So conservatives keep looking and trying to persuade the reluctant pols to throw their hats into the ring. Those who imagine they can win back the White House without full engagement of the 2010 winning formula (Tea Partiers plus traditionalists) should think again. A plan by half of the Republican alliance to overpower the other half is a formula for a second Obama term.
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Must-Reads from Magazine
The long march through institutions.
In June, I reviewed the superb essay collection, Anti-Zionism on Campus. In it, Andrew Pessin and Doron Ben-Atar collect testimonies and reflections from faculty and students who have found themselves denounced, ostracized, and sometimes under investigation because they’ve opposed anti-Israel activity on their campuses.
As Ben-Atar, professor of history at Fordham University, says, anti-Israel radicals “have taken to threats and intimidation in their battle to establish anti-Zionism as the doctrinal orthodoxy.” Few on campus have sharp ideas about Zionism, much less consider Zionism the source of all evil, as the radicals do. But when administrators are pliant and when faculty members don’t stand up to scholar-zealots, the 32 essays in this collection show that a few people can do great damage.
In discussing this disheartening material, though, I didn’t have a chance to mention a heartening and excellent essay by Jeffrey Kopstein, “Loud and Fast versus Slow and Quiet: Responses to Anti-Israel Activism on Campus.” Kopstein is no stranger to anti-Israel politics. As Director of the Centre for Jewish Studies at the University of Toronto, Kopstein witnessed the “dreary annual ritual of Israel apartheid week.”
Also a fixture on numerous American campuses, Israeli apartheid week is a designated period during which anti-Israel activists put on events and demonstrations with the single purpose of persuading anyone who will listen that Israel is at least as bad, maybe worse, than apartheid-era South Africa. Today, Kopstein is chair and professor of political science at the arguably much more toxic University of California, Irvine, where repeated disruptions of pro-Israel events have compelled administrators to put its chapter of Students for Justice in Palestine on probation for two years.
Thinking the atmosphere at Irvine had cooled down, Kopstein became involved in a program that brought three Israeli Supreme Court justices to visit Irvine in the 2015-16 academic year. The first visitor, former president of the Court Aharon Barak, drew protesters. As such, Kopstein chose to cut his presentation short before the planned question and answer session.
The second, former Justice Dalia Dorner, gave a successful talk to 190 students in one of Kopstein’s introductory courses. But Kopstein announced in advance only that a guest speaker was coming; he hid the speaker’s identity to avoid the kind of trouble Barak had encountered.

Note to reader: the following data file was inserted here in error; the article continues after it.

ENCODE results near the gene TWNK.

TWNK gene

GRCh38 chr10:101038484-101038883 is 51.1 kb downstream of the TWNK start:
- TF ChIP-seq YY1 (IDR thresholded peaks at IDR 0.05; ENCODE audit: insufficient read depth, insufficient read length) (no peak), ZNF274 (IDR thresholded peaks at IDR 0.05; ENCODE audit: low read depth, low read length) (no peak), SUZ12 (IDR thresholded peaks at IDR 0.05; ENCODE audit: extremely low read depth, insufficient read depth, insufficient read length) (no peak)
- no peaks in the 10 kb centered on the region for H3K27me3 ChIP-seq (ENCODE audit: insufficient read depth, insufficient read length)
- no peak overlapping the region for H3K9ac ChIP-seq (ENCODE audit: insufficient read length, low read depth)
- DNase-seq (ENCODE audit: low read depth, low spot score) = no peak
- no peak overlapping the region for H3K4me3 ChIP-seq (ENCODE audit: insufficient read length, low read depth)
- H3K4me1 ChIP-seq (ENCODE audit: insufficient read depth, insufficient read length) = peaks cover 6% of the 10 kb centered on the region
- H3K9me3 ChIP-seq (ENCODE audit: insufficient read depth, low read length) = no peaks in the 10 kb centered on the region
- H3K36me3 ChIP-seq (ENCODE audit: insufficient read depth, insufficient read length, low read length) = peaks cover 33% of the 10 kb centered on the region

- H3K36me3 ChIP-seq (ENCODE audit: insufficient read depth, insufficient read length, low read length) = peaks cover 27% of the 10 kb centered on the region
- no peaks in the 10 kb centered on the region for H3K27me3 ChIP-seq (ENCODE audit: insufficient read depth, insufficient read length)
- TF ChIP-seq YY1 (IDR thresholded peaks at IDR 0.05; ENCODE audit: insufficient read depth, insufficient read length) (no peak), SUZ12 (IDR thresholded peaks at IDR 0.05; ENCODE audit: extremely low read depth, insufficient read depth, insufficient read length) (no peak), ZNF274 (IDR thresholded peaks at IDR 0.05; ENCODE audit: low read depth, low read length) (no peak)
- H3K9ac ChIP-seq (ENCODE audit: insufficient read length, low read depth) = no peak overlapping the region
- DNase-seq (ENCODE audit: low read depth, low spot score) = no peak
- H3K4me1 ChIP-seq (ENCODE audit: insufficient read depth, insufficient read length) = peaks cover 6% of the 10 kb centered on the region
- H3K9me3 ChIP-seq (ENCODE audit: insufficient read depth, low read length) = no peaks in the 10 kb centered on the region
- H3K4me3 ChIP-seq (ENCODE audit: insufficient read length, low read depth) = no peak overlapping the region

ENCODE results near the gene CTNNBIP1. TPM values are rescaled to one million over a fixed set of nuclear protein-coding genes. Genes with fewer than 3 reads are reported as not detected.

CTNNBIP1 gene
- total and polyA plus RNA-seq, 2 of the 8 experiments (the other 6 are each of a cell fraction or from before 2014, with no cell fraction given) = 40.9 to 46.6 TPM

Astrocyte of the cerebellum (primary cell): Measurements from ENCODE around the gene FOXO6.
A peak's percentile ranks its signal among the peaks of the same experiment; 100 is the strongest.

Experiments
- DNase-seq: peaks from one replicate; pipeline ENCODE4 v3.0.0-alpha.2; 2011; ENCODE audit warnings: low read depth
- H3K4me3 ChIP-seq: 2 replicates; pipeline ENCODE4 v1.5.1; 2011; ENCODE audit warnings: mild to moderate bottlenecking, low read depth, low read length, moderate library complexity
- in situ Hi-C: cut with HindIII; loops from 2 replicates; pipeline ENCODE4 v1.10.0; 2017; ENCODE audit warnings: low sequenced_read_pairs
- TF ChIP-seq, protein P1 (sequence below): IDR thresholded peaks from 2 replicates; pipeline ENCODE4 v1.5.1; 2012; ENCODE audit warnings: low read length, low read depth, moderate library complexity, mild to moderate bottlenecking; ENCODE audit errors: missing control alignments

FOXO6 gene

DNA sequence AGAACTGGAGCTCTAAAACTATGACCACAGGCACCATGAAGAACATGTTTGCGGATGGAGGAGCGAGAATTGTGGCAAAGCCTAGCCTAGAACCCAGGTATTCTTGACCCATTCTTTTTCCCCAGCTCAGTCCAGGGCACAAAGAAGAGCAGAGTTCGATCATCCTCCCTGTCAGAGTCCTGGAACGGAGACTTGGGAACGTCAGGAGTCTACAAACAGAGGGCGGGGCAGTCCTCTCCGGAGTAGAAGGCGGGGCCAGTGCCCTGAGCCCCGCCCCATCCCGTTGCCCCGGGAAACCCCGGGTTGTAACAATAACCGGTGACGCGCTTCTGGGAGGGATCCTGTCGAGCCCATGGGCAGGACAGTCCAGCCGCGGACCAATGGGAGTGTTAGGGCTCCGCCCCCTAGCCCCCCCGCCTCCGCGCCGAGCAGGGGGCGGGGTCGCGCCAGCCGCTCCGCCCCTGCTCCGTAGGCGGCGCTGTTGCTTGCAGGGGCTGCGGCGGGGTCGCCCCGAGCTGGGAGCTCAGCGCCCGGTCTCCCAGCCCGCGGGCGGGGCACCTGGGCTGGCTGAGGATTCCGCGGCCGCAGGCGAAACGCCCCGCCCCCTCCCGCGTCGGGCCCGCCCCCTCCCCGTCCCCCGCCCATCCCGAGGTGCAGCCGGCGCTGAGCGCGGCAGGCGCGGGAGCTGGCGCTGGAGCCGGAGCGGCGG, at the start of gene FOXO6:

Salim Joubran, then an active justice, canceled. He explained that “he had to be extraordinarily careful, as a sitting Supreme Court justice, not to be seen as engaging in politics, something that the campus climate [at Irvine] would not permit.”
But I did say that Kopstein’s essay was heartening. The heartening part concerns Kopstein’s experience at Toronto where he thinks the tide was successfully turned against anti-Israel activism, not by counter-propaganda but by a lot of teaching. Kopstein and his colleagues did the “slow, quiet, thoughtful, and unglamorous work of teaching thousands of students in a range of disciplines.” Eventually, the University of Toronto had “a huge group of students on campus who actually knew something about Israel and understood the true complexity of the situation.” By “cultivating connections with Israeli institutions and by teaching dozens and dozens of courses,” one can put “the vast majority of students and faculty” in a position to recognize anti-Israel propaganda for what it is. I trust that Kopstein is working along the same lines at Irvine.
Kopstein observes that it is “surprising how few universities offer courses on the history of Israel, courses in the social sciences of modern Israel politics and culture, or even courses in the intellectual history and philosophy of Zionism.” Students who take such courses, taught with no particular tilt, “will not necessarily become Zionists.” But “their presence influences the broader campus in ways that the screaming matches of campus activism do not.” The Schusterman Center for Israel Studies, through its Summer Institute, does excellent work to prepare interested faculty to teach such courses.
There is no question that a rapid response to the boycott efforts that take place every year on our campuses is important. Students who do the difficult work of defending Israel against slander need and deserve support. But the kind of slow and quiet work Kopstein praises is more likely to transform campuses in the long term. It is also work suitable for those professors who don’t care to mix academic and political work. Even those who can’t teach an Israel Studies course can contribute to an atmosphere in which students and faculty scorn the kinds of gross simplifications and distortions that propagandists, whether they are peddling anti-Zionism or another brand of poison, rely on.